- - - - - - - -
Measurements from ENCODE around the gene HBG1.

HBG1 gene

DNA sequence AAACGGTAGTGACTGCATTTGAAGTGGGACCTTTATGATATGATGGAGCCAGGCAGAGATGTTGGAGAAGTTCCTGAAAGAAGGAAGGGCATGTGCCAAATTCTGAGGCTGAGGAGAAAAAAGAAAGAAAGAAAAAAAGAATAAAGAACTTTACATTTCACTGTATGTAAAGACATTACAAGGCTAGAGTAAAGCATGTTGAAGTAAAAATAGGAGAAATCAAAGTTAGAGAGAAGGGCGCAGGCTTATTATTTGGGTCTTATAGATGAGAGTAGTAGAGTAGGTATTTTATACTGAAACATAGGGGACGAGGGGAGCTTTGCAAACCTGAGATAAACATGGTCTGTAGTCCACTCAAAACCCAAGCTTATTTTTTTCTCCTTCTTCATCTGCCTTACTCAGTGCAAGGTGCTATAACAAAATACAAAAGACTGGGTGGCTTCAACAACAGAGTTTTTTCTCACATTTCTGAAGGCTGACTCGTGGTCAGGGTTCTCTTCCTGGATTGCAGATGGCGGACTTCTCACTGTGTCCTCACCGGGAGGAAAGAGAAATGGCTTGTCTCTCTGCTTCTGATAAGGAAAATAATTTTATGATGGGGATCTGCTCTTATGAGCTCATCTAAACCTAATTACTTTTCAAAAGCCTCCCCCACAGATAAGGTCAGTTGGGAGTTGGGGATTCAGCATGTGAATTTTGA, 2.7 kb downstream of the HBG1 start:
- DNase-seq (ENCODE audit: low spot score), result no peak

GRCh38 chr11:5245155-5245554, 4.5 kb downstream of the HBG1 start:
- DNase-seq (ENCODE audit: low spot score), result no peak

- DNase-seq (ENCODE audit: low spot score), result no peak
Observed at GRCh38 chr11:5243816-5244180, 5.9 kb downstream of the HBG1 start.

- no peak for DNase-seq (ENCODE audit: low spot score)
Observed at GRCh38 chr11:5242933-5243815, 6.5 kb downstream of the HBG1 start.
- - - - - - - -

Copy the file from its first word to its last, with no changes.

Measurements from ENCODE around the gene HBG1.

HBG1 gene

DNA sequence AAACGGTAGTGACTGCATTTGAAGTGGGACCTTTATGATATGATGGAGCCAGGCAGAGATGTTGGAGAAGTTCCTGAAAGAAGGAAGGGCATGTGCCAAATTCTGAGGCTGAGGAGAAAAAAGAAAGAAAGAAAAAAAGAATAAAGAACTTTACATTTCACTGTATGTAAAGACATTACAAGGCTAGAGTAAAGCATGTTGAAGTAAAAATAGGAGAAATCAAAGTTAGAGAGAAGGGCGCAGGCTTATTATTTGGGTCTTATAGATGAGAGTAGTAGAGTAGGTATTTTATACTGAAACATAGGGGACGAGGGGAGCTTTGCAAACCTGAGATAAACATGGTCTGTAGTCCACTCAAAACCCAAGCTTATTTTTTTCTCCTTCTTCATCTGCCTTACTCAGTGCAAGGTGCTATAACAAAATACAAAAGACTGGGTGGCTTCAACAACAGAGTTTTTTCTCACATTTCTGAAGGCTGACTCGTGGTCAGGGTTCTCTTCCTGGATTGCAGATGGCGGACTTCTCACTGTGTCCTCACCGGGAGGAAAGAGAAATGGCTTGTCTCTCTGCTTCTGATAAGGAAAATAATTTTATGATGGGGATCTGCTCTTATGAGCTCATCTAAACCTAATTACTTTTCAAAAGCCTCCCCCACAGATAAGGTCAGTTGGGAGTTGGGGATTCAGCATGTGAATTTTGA, 2.7 kb downstream of the HBG1 start:
- DNase-seq (ENCODE audit: low spot score), result no peak

GRCh38 chr11:5245155-5245554, 4.5 kb downstream of the HBG1 start:
- DNase-seq (ENCODE audit: low spot score), result no peak

- DNase-seq (ENCODE audit: low spot score), result no peak
Observed at GRCh38 chr11:5243816-5244180, 5.9 kb downstream of the HBG1 start.

- no peak for DNase-seq (ENCODE audit: low spot score)
Observed at GRCh38 chr11:5242933-5243815, 6.5 kb downstream of the HBG1 start.